Context: Combination anti-retroviral therapy or highly active antiretroviral therapy (HAART) has resulted in a dramatic decline in the incidence of opportunistic and other infections in human immunodeficiency virus (HIV)-infected adults and children.
Objectives: To estimate the incidence of 29 targeted opportunistic and other infections occurring in the era of HAART-between January 1, 2001, and December 31, 2004-in HIV-infected infants, children, and adolescents followed up in Pediatric AIDS Clinical Trials Group (PACTG) 219C; to compare incidence rates in the HAART era to those of the pre-HAART era; and to test for linear trends over time in the HAART era.
Design, setting, and participants: Ongoing, multicenter, prospective cohort study designed to examine long-term outcomes in HIV-infected children. The study population included 2767 children enrolled between September 15, 2000, and December 31, 2004, with information entered in the database up to August 1, 2005, when data analysis was conducted. The pre-HAART era comparison population included 3331 children enrolled in 13 PACTG protocols from October 1988 to August 1998.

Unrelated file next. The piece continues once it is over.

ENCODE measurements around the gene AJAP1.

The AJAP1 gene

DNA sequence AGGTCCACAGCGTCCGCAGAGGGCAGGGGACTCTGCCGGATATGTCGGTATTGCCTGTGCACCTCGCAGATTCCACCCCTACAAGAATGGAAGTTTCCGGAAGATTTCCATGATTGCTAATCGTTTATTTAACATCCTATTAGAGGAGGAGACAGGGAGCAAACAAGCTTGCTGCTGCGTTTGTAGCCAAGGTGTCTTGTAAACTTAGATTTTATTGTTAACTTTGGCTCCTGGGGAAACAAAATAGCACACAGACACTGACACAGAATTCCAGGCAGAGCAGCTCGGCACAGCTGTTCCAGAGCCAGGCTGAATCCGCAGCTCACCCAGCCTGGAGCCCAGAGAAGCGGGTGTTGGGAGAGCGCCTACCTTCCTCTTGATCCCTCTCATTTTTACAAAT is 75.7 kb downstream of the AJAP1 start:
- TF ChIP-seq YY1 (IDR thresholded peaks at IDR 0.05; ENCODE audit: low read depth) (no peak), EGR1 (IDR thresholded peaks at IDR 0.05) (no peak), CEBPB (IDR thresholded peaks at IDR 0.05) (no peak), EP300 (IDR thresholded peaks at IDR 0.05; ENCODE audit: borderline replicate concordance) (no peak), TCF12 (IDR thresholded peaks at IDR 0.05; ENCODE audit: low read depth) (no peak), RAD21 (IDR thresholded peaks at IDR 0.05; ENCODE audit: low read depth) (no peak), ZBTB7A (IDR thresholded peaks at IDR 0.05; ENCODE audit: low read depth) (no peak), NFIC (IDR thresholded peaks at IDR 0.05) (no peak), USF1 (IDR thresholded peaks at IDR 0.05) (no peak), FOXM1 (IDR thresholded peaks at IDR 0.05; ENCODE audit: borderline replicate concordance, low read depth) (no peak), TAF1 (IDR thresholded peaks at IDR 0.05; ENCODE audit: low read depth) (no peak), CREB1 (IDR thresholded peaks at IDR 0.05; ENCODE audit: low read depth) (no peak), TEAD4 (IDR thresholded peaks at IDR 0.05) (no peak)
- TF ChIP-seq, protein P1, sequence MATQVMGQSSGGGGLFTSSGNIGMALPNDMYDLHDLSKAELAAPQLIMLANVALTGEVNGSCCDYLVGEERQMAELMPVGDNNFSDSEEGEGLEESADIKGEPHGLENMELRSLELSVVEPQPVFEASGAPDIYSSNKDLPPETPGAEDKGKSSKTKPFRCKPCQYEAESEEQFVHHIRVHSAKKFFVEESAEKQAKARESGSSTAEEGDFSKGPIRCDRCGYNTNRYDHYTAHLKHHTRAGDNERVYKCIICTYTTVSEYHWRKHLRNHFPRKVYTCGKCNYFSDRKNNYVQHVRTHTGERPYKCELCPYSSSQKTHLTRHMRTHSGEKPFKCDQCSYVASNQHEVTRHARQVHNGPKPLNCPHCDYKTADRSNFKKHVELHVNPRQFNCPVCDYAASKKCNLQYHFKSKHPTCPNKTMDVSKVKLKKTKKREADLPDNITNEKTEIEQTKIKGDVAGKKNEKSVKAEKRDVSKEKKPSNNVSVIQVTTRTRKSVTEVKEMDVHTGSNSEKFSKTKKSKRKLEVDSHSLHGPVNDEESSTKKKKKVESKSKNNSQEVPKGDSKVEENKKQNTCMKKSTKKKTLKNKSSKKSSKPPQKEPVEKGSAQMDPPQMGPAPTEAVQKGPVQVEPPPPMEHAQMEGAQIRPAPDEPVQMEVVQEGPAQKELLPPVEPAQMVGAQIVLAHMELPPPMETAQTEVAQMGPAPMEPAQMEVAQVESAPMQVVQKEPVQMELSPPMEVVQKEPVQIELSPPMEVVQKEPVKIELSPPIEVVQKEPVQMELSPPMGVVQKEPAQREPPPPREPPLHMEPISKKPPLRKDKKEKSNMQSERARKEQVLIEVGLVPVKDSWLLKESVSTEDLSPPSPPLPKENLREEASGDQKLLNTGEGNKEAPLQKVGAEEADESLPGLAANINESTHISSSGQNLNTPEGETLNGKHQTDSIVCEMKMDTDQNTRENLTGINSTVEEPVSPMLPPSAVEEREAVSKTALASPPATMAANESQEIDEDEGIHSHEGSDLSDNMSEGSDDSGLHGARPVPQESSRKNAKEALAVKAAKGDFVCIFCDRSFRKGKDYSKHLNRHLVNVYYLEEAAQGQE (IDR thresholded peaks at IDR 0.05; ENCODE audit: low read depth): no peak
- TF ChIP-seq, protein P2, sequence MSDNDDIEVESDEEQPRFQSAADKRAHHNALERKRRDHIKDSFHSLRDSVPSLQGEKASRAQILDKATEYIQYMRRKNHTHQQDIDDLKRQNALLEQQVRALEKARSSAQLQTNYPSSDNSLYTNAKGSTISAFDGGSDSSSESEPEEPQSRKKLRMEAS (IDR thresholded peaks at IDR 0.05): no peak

Main outcome measures: First occurrence of each of the 29 targeted infections.
Results: Seventy-five percent of the children were enrolled in 2000 and 2001, 90% acquired HIV perinatally, 52% were girls, and 59% were black. The median age was 8.2 years (range, 6-13 years). The median duration of follow-up was 3.4 years. Overall, 553 first episodes of a specific infection occurred among 395 (14%) of the study participants. The number of events for the 4 most common first-time infections and their incidence rates (IRs) per 100 person-years were 123 bacterial pneumonia (IR, 2.15; 95% confidence interval [CI], 1.79-2.56), 77 herpes zoster (IR, 1.11; 95% CI, 0.88-1.39), 57 dermatophyte infections (IR, 0.88; 0.67-1.14), and 52 oral candidiasis (IR, 0.93; 95% CI, 0.70-1.22). Incidence rates of first bacteremia, Pneumocystis jeroveci pneumonia, disseminated Mycobacterium avium complex, lymphoid interstitial pneumonitis, systemic fungal infection, cytomegalovirus retinitis, and tuberculosis were all less than 0.50 per 100 person-years. There were no statistically significant linear trends in incidence for any of the 29 infections over the 4 calendar years. However, infection rates were significantly lower than those reported in the PACTG in the pre-HAART era. The pre-HAART IRs were as follows: for bacterial pneumonia, IR, 11.1; 95% CI, 10.3-12.0; bacteremia, IR, 3.3; 95% CI, 2.9-3.8; herpes zoster, IR, 2.9; 95% CI, 2.6-3.3; disseminated M avium complex, IR, 1.8; 95% CI, 1.5-2.1; P jeroveci, IR, 1.3; 95% CI, 1.1-1.6; oral candidiasis, IR, 1.2; 95% CI, 1.0-1.5; cytomegalovirus retinitis, IR, 0.5; 95% CI, 0.3-0.6; and tuberculosis, IR, 0.2; 95% CI, 0.1-0.4.
Conclusions: Opportunistic infections and other related infections are uncommon in children in the HAART era, and infection rates continue to be lower than those reported in the pre-HAART era. Continued surveillance is important to assess the long-term effect of HAART on the occurrence of opportunistic and other related infections in children.